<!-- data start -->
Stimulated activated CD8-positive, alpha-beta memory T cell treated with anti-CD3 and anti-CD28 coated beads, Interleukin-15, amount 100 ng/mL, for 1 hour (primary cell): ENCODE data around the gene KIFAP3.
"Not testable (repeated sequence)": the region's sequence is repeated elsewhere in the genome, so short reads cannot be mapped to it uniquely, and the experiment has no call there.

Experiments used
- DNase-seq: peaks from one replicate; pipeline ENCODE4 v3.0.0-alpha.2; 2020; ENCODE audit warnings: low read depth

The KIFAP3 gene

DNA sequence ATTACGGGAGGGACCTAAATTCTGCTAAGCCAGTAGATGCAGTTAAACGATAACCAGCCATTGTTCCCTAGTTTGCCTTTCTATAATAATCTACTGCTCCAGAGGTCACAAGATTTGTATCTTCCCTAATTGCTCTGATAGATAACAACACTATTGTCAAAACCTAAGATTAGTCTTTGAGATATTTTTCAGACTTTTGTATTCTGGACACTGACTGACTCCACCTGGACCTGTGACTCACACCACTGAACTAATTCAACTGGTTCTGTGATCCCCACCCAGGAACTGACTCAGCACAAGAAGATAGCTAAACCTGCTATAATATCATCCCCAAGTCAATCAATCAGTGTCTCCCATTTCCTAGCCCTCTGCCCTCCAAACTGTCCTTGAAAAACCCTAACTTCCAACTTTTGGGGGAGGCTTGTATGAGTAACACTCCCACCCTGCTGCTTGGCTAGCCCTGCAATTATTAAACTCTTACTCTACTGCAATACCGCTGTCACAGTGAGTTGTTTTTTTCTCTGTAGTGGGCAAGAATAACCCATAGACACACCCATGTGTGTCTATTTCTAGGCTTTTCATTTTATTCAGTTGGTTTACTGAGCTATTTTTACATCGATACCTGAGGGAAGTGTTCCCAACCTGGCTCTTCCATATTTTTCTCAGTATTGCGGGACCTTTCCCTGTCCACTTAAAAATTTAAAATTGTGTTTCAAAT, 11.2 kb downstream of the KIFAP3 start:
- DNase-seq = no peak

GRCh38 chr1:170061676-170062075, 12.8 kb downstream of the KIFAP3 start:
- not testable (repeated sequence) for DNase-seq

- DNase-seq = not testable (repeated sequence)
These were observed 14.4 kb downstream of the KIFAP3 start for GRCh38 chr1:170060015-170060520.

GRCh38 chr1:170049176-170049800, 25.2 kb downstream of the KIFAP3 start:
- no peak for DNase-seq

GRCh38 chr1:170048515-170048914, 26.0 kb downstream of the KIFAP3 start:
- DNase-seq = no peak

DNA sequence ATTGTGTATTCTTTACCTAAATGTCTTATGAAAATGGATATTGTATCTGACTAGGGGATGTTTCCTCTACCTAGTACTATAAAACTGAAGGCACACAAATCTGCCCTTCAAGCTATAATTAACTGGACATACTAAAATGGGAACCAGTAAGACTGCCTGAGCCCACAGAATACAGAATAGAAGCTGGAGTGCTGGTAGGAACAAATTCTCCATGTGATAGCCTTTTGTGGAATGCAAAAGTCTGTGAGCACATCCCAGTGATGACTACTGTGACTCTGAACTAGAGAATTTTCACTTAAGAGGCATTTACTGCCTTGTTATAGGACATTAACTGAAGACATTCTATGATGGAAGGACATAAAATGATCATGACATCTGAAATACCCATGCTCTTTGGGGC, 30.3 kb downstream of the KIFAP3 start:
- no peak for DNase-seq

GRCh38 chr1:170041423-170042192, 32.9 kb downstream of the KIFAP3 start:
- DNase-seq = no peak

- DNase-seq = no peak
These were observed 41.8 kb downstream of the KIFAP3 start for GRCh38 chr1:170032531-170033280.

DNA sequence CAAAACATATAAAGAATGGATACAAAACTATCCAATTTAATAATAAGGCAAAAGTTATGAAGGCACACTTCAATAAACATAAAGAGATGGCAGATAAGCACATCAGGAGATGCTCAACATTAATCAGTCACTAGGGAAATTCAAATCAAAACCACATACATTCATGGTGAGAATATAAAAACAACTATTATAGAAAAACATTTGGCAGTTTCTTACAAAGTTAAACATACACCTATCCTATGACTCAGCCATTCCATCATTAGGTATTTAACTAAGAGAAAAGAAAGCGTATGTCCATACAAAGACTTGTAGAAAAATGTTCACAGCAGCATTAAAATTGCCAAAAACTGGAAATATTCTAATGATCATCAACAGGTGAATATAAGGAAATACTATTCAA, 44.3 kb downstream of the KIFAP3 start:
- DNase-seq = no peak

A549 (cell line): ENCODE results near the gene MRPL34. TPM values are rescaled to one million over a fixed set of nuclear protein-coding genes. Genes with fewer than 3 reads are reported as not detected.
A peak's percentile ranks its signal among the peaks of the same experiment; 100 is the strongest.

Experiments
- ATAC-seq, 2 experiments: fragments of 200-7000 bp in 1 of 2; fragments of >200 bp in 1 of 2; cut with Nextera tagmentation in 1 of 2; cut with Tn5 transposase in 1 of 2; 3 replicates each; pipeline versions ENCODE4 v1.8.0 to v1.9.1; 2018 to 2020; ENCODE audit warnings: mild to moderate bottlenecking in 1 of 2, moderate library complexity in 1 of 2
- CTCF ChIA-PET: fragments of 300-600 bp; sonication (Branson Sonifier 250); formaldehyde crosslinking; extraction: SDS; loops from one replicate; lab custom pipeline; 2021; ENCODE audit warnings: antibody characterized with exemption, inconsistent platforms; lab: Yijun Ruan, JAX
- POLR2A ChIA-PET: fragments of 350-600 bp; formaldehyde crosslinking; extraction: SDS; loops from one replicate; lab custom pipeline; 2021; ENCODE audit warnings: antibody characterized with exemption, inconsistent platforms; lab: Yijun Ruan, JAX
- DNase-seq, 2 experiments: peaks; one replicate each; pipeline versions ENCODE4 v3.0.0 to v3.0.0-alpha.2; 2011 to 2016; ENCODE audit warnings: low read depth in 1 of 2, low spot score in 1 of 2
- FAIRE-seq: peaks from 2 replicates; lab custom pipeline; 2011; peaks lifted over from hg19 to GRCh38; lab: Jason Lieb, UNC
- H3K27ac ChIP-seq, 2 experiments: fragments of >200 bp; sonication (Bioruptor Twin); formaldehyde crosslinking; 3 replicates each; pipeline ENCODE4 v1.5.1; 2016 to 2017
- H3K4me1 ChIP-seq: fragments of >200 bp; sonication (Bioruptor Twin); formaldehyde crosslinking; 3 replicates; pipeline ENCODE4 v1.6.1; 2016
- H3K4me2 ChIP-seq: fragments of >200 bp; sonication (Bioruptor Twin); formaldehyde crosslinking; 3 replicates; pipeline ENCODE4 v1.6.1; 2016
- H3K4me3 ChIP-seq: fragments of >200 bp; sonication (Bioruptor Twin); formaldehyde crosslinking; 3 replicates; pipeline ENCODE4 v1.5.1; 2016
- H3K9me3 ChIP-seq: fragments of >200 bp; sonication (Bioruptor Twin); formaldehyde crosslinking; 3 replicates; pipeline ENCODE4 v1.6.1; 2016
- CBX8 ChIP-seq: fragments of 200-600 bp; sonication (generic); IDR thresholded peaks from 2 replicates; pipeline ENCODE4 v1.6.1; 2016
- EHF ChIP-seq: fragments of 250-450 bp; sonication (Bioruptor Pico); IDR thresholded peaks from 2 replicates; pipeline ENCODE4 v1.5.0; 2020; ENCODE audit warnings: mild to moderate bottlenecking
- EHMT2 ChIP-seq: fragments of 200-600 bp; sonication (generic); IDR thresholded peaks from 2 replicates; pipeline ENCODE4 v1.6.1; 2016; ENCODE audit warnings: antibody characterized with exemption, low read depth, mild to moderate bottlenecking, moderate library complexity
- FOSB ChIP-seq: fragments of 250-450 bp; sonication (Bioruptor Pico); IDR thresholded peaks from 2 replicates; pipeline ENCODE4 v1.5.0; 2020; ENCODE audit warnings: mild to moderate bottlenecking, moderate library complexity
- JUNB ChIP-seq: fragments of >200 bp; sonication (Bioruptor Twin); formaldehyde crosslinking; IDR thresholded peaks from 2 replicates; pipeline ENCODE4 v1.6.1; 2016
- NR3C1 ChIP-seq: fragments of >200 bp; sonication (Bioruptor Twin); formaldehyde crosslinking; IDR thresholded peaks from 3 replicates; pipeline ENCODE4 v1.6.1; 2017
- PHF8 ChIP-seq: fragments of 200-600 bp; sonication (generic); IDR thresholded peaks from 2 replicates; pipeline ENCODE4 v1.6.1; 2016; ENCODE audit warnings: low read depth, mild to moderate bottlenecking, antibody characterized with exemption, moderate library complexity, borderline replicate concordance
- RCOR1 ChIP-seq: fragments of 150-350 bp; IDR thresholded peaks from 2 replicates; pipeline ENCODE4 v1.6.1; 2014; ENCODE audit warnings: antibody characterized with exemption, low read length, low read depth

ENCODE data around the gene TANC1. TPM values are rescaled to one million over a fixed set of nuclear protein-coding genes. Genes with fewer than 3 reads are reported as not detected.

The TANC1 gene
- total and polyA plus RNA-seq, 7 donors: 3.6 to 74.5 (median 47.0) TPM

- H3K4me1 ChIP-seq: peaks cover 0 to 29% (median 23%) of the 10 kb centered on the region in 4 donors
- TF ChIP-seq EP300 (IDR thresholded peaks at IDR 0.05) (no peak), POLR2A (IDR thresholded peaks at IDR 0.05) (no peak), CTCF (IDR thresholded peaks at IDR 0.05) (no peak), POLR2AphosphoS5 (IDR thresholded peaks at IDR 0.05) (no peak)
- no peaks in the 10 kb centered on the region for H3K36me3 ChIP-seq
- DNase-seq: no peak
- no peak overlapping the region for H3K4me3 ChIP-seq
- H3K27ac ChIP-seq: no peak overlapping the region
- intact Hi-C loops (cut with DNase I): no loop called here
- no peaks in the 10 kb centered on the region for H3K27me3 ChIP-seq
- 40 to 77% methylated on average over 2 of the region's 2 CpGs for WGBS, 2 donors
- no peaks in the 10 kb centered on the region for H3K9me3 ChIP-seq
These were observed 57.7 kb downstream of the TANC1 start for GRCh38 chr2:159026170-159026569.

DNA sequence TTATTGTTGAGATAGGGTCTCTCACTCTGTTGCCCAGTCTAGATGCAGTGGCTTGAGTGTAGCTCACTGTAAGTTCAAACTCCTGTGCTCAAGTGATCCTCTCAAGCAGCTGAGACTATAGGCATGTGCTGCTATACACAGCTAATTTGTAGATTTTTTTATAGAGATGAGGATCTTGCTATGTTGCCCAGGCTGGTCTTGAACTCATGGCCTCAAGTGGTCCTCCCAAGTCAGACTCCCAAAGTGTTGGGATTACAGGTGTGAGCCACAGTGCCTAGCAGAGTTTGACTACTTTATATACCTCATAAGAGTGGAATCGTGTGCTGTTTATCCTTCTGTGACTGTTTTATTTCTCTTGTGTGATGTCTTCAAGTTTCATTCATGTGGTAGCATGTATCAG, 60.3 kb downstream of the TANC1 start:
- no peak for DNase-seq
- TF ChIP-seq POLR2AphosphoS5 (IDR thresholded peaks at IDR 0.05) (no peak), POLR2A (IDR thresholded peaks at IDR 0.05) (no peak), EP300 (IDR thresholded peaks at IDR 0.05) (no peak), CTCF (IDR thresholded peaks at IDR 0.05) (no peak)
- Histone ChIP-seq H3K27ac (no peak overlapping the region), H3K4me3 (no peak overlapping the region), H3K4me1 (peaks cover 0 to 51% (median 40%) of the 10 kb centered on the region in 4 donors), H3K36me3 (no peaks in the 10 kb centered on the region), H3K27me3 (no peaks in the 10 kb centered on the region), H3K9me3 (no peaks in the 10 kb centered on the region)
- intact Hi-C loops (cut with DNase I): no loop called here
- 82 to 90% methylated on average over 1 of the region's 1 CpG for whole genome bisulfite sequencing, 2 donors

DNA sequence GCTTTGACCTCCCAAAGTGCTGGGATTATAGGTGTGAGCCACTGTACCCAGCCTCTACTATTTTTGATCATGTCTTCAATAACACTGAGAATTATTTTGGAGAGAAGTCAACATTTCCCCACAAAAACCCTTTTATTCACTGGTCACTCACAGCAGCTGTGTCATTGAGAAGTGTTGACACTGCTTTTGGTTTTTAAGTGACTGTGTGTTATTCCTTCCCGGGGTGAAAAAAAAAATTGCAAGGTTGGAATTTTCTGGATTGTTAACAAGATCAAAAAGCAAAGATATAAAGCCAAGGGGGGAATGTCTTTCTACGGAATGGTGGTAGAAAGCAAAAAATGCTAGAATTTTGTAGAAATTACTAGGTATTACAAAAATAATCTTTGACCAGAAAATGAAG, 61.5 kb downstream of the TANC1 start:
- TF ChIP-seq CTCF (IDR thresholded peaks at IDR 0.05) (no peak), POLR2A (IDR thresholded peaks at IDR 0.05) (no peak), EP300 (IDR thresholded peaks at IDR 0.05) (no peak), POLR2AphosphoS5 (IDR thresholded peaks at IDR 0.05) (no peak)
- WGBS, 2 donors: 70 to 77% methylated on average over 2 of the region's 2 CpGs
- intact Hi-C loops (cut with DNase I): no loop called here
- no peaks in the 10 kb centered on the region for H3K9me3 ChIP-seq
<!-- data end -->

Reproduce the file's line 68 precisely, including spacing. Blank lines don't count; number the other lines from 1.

- intact Hi-C loops (cut with DNase I): no loop called here